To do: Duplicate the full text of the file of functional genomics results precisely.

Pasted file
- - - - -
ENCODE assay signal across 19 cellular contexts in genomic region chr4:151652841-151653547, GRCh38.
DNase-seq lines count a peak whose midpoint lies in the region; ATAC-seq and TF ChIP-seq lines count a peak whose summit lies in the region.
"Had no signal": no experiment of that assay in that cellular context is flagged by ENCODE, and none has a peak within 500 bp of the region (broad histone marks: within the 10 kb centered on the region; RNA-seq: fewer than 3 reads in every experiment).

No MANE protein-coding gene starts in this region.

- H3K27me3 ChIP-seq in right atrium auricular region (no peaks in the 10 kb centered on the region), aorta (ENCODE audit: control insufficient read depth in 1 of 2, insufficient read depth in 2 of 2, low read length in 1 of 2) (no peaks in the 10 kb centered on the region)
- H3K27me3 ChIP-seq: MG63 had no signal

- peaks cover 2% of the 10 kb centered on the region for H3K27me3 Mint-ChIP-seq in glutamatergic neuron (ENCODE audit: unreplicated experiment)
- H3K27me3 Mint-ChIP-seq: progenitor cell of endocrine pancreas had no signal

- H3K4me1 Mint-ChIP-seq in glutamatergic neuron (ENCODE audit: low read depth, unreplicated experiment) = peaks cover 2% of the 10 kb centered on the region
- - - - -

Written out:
ENCODE assay signal across 19 cellular contexts in genomic region chr4:151652841-151653547, GRCh38.
DNase-seq lines count a peak whose midpoint lies in the region; ATAC-seq and TF ChIP-seq lines count a peak whose summit lies in the region.
"Had no signal": no experiment of that assay in that cellular context is flagged by ENCODE, and none has a peak within 500 bp of the region (broad histone marks: within the 10 kb centered on the region; RNA-seq: fewer than 3 reads in every experiment).

No MANE protein-coding gene starts in this region.

- H3K27me3 ChIP-seq in right atrium auricular region (no peaks in the 10 kb centered on the region), aorta (ENCODE audit: control insufficient read depth in 1 of 2, insufficient read depth in 2 of 2, low read length in 1 of 2) (no peaks in the 10 kb centered on the region)
- H3K27me3 ChIP-seq: MG63 had no signal

- peaks cover 2% of the 10 kb centered on the region for H3K27me3 Mint-ChIP-seq in glutamatergic neuron (ENCODE audit: unreplicated experiment)
- H3K27me3 Mint-ChIP-seq: progenitor cell of endocrine pancreas had no signal

- H3K4me1 Mint-ChIP-seq in glutamatergic neuron (ENCODE audit: low read depth, unreplicated experiment) = peaks cover 2% of the 10 kb centered on the region